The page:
LOUISVILLE, Ky. (WAVE) - Numerous surveys indicate trepidation among parents about whether public schools are the best places for their children in a COVID-19 world.
A recent USA Today survey, for example, revealed 60 percent of parents indicate they’re now likely to pursue at-home learning options even if public schools reopen and 46 percent worry their children have fallen behind since the shutdown began.
Evidence from across the commonwealth also identifies specific concerns about ground lost during the pandemic and what public education’s new normal will look like when – if – schools reopen.
Kentucky Department of Education (KDE) data indicate the state’s highest non-traditional instruction (NTI) student participation rate – which occurred during the first month of the shutdown – was 92 percent, meaning around 52,000 public school students failed to participate at all in NTI provided by their districts.
By the ninth week, statewide participation slid to 87 percent, indicating 84,000 students – more than are enrolled at all but one of Kentucky’s 172 school districts – were now unserved.
In some places, the slide was much worse.
NTI participation in Fayette County, the commonwealth’s second-largest district, dwindled from 85 percent during the first week it was implemented to only 58 percent by the eighth week.
Drops in participation over time indicate Kentucky’s traditional education system wasn’t winning the battle for successful NTI innovation.
Going forward, given the uncertainty about COVID-19, Kentucky must craft education policies which move our system out of the assembly-line model of the past in ways that entice students to restart and successfully complete the schooling necessary for their success in a 21st-century world.
While local districts must – and likely will – improve their NTI products, the right policy changes now could help students who need different opportunities to connect with already-proven public school programs or assist parents in affording other nonpublic offerings which work best for their children.
Both can happen with an ounce of leadership and minimum changes.
For example, why not give more Kentucky students an opportunity to enroll in the Barren Academy of Virtual and Expanded Learning (BAVEL), an existing online public school program for grades 6-12 operated out of Glasgow?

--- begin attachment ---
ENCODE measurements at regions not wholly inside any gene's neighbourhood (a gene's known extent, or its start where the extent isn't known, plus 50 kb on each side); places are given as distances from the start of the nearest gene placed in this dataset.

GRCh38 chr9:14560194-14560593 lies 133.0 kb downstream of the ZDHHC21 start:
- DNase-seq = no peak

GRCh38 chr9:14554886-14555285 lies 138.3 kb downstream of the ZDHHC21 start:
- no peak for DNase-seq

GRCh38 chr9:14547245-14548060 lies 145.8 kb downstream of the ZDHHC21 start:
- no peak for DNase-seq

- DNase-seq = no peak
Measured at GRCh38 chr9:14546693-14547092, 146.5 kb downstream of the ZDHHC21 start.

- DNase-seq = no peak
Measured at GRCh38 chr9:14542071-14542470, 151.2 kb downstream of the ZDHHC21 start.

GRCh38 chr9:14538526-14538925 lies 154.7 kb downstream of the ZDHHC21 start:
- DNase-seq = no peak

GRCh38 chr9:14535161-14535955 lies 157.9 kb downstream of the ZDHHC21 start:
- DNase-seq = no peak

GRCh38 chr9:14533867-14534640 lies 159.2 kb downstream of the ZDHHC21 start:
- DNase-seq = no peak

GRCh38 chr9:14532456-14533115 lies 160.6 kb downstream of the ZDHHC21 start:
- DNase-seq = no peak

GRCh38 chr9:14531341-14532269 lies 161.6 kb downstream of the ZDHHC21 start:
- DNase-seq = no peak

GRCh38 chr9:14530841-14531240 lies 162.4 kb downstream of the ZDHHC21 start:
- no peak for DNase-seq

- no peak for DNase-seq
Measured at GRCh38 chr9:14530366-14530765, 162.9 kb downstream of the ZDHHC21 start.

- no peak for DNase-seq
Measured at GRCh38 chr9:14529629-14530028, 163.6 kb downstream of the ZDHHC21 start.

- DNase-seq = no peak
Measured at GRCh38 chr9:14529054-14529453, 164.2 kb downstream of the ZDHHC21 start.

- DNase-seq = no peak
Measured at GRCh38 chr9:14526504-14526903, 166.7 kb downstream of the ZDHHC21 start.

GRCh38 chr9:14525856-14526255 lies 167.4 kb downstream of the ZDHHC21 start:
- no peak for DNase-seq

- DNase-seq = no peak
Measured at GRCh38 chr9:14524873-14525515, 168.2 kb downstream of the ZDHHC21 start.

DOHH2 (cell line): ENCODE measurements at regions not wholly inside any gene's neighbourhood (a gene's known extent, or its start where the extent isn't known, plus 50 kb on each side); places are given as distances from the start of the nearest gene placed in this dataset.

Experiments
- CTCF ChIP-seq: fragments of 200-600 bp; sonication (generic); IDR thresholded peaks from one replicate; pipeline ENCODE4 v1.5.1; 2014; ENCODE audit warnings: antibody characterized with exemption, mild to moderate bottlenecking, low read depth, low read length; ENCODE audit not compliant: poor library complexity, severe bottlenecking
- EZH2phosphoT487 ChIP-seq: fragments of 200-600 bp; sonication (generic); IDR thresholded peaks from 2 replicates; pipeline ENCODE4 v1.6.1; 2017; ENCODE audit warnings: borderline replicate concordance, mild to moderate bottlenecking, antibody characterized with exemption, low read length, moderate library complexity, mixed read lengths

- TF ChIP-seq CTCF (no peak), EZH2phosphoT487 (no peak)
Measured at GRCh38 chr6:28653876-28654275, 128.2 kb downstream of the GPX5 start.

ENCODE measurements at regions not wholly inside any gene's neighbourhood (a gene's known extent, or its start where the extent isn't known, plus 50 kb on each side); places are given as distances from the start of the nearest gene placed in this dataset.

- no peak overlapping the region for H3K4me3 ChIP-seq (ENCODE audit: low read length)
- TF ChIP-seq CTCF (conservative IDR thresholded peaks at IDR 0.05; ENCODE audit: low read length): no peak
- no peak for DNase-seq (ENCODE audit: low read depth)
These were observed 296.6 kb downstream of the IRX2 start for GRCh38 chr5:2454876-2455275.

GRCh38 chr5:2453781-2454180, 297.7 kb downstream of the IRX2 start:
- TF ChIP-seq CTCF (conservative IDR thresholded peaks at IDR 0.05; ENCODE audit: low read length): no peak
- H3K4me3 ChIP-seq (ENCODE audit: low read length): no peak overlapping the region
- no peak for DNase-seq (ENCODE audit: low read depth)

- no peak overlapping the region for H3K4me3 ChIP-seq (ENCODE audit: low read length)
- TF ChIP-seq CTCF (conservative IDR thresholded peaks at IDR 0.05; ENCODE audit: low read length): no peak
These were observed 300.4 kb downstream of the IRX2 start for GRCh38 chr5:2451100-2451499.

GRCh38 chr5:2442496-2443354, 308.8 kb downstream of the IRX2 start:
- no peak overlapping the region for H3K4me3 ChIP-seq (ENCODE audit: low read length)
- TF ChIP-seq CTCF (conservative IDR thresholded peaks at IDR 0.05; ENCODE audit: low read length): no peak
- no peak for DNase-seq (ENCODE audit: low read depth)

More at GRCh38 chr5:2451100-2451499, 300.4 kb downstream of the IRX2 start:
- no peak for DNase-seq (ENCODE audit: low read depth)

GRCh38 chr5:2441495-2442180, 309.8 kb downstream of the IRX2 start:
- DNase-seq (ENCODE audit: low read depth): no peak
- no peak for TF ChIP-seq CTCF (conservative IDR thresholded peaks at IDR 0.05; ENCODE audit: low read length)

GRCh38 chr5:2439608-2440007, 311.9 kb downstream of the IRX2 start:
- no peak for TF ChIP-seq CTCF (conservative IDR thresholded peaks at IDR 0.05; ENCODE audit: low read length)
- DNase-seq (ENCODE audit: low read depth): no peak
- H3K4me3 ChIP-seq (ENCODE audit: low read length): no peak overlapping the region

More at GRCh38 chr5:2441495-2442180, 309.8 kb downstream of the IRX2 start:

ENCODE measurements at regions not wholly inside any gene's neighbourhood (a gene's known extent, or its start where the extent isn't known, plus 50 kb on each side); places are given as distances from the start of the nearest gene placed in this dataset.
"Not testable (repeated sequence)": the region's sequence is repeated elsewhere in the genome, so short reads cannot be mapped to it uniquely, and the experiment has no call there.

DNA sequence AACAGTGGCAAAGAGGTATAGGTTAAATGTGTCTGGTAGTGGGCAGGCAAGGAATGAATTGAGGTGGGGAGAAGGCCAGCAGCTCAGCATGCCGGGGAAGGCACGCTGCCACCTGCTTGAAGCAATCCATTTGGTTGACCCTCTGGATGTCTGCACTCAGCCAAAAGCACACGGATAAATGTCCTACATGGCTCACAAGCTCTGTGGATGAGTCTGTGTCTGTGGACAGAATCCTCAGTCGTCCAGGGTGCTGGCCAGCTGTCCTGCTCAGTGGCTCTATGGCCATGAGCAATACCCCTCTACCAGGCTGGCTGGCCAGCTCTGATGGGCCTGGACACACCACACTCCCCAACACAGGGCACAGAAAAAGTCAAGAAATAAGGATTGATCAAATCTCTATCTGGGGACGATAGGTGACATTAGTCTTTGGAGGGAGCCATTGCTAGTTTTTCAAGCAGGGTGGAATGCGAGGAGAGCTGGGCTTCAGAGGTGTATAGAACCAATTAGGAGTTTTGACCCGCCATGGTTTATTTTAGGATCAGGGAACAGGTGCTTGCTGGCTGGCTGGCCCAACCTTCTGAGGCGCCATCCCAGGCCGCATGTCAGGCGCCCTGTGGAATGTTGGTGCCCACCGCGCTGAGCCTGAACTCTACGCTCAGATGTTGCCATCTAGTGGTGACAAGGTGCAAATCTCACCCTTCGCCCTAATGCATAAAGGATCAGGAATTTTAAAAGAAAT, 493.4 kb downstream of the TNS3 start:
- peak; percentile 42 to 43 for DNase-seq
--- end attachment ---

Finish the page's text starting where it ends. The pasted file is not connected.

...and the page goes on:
BAVEL during its 15-year tenure has enabled thousands of students statewide to get back on track after being derailed in their educational pursuits while graduating hundreds who otherwise would have dropped out.
The school is set up to meet individual students’ various needs – whether that means enrolling in a full-year educational track or supplementing a traditional district program with something like an Advanced Placement or high school physics course many local districts can’t afford to offer.
Another option provided by BAVEL allows private or public school students to enroll in certain classes, including dual-credit courses.
But parents must pay for those sessions.
Therein lies the catch with BAVEL.
Currently, students left behind during this pandemic must get local school-board approval to transfer to BAVEL if their parents are to avoid a tuition charge.
However, bureaucratic superintendents and school-board politicians often demonstrate little enthusiasm about allowing students to transfer since at least $4,000 – the portion of SEEK funding districts receive for each pupil enrolled – follows transfers to BAVEL.
So, isn’t this the right time to remove hoops students must jump through if they don’t happen to live in Barren County but BAVEL is the right fit?
A pandemic seems like an opportune time to end education-bounty hunters’ quest to restrict SEEK dollars from their intended use: educating students in a situation that works best for them.
Plus, while we’re planning for COVID-19, why not find a way to let parents choose where SEEK money goes if they want to enroll their children in BAVEL courses?
After all, surveys indicate a likelihood of heightened demand for choice options in the future, especially while district-run NTI programs remain largely unproven.
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